USA Today | Today's smartphones and PDAs could have a new use in the nation's airports: helping passengers avoid long lines at security checkpoints. The Transportation Security Administration is looking at installing devices in airports that home in and detect personal electronic equipment. The aim is to track how long people are stuck in security lines. Information about wait times could then be posted on websites and in airports across the country.
"This technology will produce valuable data that can be used in a variety of ways," TSA spokeswoman Lauren Gaches said, noting it could help prevent checkpoint snarls.
But civil-liberties experts worry that such a system enables the government to track people's whereabouts. "It's serious business when the government begins to get near people's personal-communication devices," said American Civil Liberties Union privacy expert Jay Stanley.
For the last week or so, I spent some time playing around with a couple of iPhone/iPod Touch apps created by a company called MemoryLifter.* As the name suggests, the apps are of the brain food sort. While they offer an assortment of genres—anatomy, chemistry abbreviations, world flags, etc.—I was most interested in the language apps.
Each language available—there are 10 right now: German, Spanish, Italian, Portuguese, Polish, Russian, French, Chinese, Japanese, and Swedish—comes with an assortment of area-specific apps, like basic vocab, verbs, education & work, family, shopping & restaurant, and more.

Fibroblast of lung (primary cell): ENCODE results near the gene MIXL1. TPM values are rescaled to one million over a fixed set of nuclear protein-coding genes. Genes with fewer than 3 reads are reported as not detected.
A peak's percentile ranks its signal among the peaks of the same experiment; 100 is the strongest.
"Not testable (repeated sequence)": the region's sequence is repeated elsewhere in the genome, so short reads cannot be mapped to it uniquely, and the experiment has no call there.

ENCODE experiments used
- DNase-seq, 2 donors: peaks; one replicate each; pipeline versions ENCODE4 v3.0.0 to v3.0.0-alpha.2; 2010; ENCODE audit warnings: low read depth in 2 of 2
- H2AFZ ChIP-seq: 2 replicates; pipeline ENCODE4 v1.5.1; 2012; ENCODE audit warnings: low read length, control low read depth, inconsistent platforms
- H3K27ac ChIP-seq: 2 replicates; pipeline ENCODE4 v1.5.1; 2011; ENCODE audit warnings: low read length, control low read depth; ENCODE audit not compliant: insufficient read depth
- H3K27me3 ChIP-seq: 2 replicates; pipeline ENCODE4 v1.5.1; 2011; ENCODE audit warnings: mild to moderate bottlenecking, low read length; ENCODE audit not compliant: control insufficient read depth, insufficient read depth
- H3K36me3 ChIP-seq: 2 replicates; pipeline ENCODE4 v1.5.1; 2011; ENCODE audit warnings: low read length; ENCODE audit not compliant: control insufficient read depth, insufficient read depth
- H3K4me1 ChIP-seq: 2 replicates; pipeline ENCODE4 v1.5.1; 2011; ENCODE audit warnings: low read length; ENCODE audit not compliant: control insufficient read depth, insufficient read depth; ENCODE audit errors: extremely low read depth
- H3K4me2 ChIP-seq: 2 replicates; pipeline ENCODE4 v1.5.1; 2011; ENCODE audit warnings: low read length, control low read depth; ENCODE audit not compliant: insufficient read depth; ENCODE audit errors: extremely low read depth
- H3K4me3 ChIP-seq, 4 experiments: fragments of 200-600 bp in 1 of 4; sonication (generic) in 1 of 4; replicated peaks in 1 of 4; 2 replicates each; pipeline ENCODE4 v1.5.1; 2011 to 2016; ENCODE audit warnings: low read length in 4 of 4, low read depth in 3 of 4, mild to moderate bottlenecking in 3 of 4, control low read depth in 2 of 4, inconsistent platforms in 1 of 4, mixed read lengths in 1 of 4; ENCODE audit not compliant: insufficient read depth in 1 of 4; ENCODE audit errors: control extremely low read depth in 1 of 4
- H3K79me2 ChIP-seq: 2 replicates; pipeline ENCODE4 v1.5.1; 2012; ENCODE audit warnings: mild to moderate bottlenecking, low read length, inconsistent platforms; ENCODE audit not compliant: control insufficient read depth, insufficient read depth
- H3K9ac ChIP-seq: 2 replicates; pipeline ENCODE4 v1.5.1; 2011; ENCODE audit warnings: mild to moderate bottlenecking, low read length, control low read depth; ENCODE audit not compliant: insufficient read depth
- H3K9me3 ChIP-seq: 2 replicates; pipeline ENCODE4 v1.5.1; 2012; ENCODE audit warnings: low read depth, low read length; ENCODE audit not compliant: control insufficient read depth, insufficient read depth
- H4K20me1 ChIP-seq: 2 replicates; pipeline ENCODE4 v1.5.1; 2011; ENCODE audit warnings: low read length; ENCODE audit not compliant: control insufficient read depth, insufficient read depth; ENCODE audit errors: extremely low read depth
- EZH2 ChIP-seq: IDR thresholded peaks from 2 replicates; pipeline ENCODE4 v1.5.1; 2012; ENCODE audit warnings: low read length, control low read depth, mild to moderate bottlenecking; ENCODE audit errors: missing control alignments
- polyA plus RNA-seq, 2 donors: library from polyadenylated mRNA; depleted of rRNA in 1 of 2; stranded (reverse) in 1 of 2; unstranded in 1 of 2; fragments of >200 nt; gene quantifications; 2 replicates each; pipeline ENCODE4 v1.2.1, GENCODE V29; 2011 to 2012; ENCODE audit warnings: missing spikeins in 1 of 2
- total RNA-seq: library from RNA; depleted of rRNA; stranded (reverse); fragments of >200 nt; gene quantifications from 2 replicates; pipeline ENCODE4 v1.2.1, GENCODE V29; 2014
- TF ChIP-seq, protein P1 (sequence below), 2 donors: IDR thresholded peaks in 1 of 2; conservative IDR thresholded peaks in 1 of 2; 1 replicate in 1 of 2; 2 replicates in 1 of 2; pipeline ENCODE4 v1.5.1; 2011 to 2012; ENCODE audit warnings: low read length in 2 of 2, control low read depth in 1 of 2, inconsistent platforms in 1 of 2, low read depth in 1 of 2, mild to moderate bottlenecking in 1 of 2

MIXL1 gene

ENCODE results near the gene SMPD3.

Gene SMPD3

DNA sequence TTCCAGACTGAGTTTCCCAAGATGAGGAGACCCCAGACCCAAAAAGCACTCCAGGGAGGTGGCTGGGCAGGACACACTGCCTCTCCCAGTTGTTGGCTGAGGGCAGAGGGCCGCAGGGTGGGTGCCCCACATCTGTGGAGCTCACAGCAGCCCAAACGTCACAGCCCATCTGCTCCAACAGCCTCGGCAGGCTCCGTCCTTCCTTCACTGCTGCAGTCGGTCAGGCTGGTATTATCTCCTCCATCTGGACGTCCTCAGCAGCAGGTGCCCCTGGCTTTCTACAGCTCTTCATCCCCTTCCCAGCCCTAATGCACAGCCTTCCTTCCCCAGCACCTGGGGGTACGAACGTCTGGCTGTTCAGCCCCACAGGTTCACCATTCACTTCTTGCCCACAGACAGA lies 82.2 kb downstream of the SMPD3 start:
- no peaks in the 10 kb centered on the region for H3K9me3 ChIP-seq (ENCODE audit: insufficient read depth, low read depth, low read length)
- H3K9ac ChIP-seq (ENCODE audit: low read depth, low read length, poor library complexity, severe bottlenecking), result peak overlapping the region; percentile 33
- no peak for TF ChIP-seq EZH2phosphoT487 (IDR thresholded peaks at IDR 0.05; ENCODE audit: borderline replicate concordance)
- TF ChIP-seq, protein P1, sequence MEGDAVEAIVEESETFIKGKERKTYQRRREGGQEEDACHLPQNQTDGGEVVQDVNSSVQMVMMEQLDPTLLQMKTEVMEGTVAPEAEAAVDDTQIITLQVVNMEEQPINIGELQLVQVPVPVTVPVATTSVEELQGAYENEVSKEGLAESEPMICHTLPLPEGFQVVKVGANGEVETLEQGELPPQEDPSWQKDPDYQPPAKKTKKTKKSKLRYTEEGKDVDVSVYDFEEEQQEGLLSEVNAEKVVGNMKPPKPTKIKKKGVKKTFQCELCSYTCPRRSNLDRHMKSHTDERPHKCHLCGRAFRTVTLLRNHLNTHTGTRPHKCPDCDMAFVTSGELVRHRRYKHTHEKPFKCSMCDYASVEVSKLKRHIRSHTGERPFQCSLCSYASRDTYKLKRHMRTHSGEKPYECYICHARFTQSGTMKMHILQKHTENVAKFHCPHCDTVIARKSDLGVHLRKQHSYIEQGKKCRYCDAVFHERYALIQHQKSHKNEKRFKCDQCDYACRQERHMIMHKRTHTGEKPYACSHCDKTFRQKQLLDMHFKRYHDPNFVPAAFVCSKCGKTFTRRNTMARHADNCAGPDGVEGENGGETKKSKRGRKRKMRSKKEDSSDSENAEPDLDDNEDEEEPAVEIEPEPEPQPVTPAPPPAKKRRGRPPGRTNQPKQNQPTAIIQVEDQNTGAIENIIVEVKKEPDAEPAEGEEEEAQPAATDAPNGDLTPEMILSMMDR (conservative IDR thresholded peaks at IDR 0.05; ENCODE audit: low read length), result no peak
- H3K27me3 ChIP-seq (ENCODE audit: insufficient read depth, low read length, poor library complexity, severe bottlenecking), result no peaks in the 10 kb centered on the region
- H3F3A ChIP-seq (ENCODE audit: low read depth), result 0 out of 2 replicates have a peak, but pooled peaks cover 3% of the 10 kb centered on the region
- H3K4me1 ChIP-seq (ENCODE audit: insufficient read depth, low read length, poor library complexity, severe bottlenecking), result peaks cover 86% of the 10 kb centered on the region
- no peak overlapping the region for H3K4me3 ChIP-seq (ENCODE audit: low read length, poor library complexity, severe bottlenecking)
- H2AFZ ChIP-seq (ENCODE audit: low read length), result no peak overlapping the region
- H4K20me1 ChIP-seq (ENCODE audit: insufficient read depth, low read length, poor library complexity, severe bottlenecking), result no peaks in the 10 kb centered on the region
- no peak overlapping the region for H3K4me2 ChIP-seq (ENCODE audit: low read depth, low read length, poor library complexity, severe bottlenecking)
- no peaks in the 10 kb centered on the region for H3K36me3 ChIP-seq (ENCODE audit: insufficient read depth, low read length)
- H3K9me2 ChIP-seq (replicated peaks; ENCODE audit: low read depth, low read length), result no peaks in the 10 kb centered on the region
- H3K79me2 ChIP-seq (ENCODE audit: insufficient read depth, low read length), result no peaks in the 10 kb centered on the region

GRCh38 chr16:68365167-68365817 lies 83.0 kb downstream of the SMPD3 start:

CNN | More air travelers may soon be scanning their smartphones instead of paper slips at airport gates.
United has become the latest airline to offer mobile boarding passes for customers equipped with Web-enabled mobile phones or devices, such as iPhones or BlackBerrys.
United passengers traveling within the United States, Puerto Rico or the U.S. Virgin Islands can now log on to mobile.united.com to check in for their flights via their smartphones.
I recently had the chance to borrow one of the newish T-Mobile MyTouch Android smart phones so I could test out a handful of travel apps. (Proof that, as cool as they are, you don't need an iPhone to have useful programs on your cell.) I have to admit, I'm not a huge fan of the phone itself—the touch screen is not as sensitive as I would like it to be; plus, I'm an avid texter and prefer to have an actual keyboard at my disposal—but it does have some apps worth pointing out.
CarDar Lite: Driving in a strange city can be tricky. Finding your car in a strange city can be trickier. CarDar Lite let's you pinpoint your parking spot on a map, using either GPS or a manual marker, and when it's time to head home, it will point you in the right direction. The biggest downfall for me? Even if you have a good signal, you need to be outside for the phone to pinpoint where you are. (I had to manually lock down a parking spot.)
Cost: Free for the Lite version, with unobtrusive ads; $.99 without.
With spring on the horizon but record-breaking cold temperatures still ravaging parts of the country, everyone—especially travelers caught by a surprise storm or frigid temps—is doing what they can to stay warm.
While most people temper the bitter chill by adding multiple layers to their outerwear—that seems reasonable, no?—for some, that is apparently not enough. Enter iTunes App Store.
I know what you're thinking. How can an iPhone app possibly help keep me warm? Mashable reviewed an app that claims to be able to turn your phone into a hand-warming device. How does "Pocket Heater" work?
The app works by stressing the iPhone's processor, battery and other functions to cause the device to overheat and hence become warm to the touch. In theory, this stressing shouldn't cause any damage to the device or yourself, but this is still something we'd classify as "no warranty, use at your own peril."